MEVIµS is composed to seven parts: Operation Monitoring System, SSES (Satellite and Space Environment Simulator), EGSE (Electrical Ground Support Equipment), MFE (Modular Front End), Power Supply System, and DCLS (Dynamic Closed Loop Simulator). Figure 7 shows the general view of MEVIµS. All system except the EGSE and the satellite system are connected by a local Ethernet for high speed communication. The SSES and MFE are described which are core elements of MEVIµS.

Outline of SSES: SSES is a software simulator in C++ which constitutes the core of MEVIµS. SSES is composed of a space environment model and a satellite system model, which are separated to maintain the versatility of the simulator.

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Figure 29: Schematic of the SSES simulation flow (image credit: Tohoku University)

These models are formed by multiple C++ classes. The former model consists of an orbital calculation class,an attitude calculation class, a geomagnetic model class, a solar model class, and a lunar gravity model class. The latter model includes a satellite mathematical component class, for example, an on-board computer class, a sensor class and so on. Each component class is built in a hierarchic structure to match the actual components. This model is exchangeable to adapt for various satellite systems. If another satellite system model is prepared, all simulation can be implemented to utilize the same space environment model. The calculation flow of SSES and the data transfer model are shown in Figure 29.

The operating frequency of SSES is adjustable. The fastest frequency is 20 Hz from an operational test result. SSES is a mathematical simulator including time delay functions of each component (Figure 30). For an ideal mathematical simulation and time delay simulation, the SILS (Software In-the-Loop Simulation) environment consists of the SSES and Operation Monitoring System. In order to establish HILS, the MFE (Modular Front End) is needed.

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Figure 30: Time delay and data transfer model of SSES (image credit: Tohoku University)

Outline of MFE (Modular Front End): MFE a data communication system between the satellite hardware components and the SSES. This system is necessary to execute HILS. The MFE is mainly composed of a controller and a data communication interface. To maintain the versatility, because specific IDs for each satellite are prepared, HILS can be constructed without changing the communication protocol of the system. However, electrical interfaces are need ed for each satellite system. The controller of the MFE features a computer-installed realtime OS, to realize the time management in the microsecond range.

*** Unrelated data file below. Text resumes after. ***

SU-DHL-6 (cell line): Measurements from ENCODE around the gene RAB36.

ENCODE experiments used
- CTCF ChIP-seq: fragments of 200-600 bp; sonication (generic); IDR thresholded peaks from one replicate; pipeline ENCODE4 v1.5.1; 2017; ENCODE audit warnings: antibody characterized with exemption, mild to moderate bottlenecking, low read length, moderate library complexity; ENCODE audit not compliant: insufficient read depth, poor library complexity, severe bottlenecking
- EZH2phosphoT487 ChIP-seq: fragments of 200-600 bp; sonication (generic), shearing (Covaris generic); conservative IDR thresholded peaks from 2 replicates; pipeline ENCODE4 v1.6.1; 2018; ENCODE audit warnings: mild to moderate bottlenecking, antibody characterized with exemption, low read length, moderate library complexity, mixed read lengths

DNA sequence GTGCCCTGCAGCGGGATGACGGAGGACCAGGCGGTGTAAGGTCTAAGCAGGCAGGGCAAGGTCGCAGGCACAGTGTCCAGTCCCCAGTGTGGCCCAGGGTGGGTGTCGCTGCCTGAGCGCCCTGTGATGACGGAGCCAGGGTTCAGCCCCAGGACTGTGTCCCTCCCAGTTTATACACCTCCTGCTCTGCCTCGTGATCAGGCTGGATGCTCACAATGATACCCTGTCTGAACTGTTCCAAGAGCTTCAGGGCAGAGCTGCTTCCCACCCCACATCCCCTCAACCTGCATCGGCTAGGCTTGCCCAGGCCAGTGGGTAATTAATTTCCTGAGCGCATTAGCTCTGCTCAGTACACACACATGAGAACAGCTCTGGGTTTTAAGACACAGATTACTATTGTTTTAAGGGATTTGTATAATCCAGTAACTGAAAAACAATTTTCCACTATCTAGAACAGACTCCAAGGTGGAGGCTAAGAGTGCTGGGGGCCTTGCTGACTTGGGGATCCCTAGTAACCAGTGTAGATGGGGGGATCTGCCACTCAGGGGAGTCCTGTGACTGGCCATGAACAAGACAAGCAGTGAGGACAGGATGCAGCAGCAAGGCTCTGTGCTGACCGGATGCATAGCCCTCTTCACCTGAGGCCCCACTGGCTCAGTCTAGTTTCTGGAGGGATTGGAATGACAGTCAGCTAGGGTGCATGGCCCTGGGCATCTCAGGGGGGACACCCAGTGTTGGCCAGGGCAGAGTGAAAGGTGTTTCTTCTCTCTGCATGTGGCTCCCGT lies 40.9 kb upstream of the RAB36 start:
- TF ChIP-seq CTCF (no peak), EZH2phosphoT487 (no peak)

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Figure 31: Connection between SSES and MFE (image credit: Tohoku University)

Star Simulator System: The star simulator was developed to test the performance of star trackers in laboratory on the ground. The star simulator overview is shown in Figure 32. Star maps are displayed on an LCD monitor, while the star tracker detects the stars and calculates attitude referred star catalog. The star catalog for the displayed stars can be selected from the Smithsonian Astrophysical Observatory Star Catalog, the Hipparcos catalog, et.al. The star positions on the celestial sphere are calculated from right ascension, declination, and rotation angle of the detector.

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Figure 32: Illustration of the star simulator elements (image credit: Tohoku University)

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Figure 33: Block diagram of the MEVIµS (image credit: Tohoku University)

Attitude control strategy of RISING-2: Attitude determination systems are divided on fine and coarse attitude determination. The sun sensor and magnetometer data is used for the coarse attitude determination. The star tracker data is used for the fine attitude determination. These systems can be changed automatically if roll and pitch angle error fall below 5º and the yaw angle error is < 10º. As might be expected, it is possible to change these systems by using the change command.

The attitude control modes of RISING-2 are the following:

- NP (Nadir Pointing) mode

- TP (Target of earth-surface Pointing) mode

- DSP (Deep-Space Pointing) mode

At the beginning of pointing control, RISING-2 executes the NP control by the coarse attitude determination in order to stabilize the attitude and enable to detect quaternion by star tracker. RISING-2 keeps a free-rotation state for the non-observation time, because the power capacity of RISING-2 is limited. After stabilizing in NP, the accuracy attitude determination system is selected for improvement of the pointing precision, and the attitude control mode is changed as to observation purposes. In TP mode, the target position is sent from the ground station.